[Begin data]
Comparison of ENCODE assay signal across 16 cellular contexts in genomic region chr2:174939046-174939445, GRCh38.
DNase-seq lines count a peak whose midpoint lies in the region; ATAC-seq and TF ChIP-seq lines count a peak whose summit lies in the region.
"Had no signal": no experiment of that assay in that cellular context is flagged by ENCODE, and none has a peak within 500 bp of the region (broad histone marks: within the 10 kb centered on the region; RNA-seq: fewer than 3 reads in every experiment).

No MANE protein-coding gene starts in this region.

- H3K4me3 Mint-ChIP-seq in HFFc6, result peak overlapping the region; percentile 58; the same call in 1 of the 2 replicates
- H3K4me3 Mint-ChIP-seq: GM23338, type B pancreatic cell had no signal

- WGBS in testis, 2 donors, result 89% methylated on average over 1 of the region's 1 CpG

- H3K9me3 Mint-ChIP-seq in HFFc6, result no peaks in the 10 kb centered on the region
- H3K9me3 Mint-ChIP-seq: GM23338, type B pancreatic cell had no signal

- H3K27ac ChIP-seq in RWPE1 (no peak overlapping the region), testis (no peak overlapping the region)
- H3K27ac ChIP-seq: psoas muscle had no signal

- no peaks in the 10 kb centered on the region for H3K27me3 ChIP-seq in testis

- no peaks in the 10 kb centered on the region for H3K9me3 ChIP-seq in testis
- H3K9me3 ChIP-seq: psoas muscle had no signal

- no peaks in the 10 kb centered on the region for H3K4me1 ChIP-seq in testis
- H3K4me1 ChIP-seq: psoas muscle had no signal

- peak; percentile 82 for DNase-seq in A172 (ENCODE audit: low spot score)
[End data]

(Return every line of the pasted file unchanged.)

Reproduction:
Comparison of ENCODE assay signal across 16 cellular contexts in genomic region chr2:174939046-174939445, GRCh38.
DNase-seq lines count a peak whose midpoint lies in the region; ATAC-seq and TF ChIP-seq lines count a peak whose summit lies in the region.
"Had no signal": no experiment of that assay in that cellular context is flagged by ENCODE, and none has a peak within 500 bp of the region (broad histone marks: within the 10 kb centered on the region; RNA-seq: fewer than 3 reads in every experiment).

No MANE protein-coding gene starts in this region.

- H3K4me3 Mint-ChIP-seq in HFFc6, result peak overlapping the region; percentile 58; the same call in 1 of the 2 replicates
- H3K4me3 Mint-ChIP-seq: GM23338, type B pancreatic cell had no signal

- WGBS in testis, 2 donors, result 89% methylated on average over 1 of the region's 1 CpG

- H3K9me3 Mint-ChIP-seq in HFFc6, result no peaks in the 10 kb centered on the region
- H3K9me3 Mint-ChIP-seq: GM23338, type B pancreatic cell had no signal

- H3K27ac ChIP-seq in RWPE1 (no peak overlapping the region), testis (no peak overlapping the region)
- H3K27ac ChIP-seq: psoas muscle had no signal

- no peaks in the 10 kb centered on the region for H3K27me3 ChIP-seq in testis

- no peaks in the 10 kb centered on the region for H3K9me3 ChIP-seq in testis
- H3K9me3 ChIP-seq: psoas muscle had no signal

- no peaks in the 10 kb centered on the region for H3K4me1 ChIP-seq in testis
- H3K4me1 ChIP-seq: psoas muscle had no signal

- peak; percentile 82 for DNase-seq in A172 (ENCODE audit: low spot score)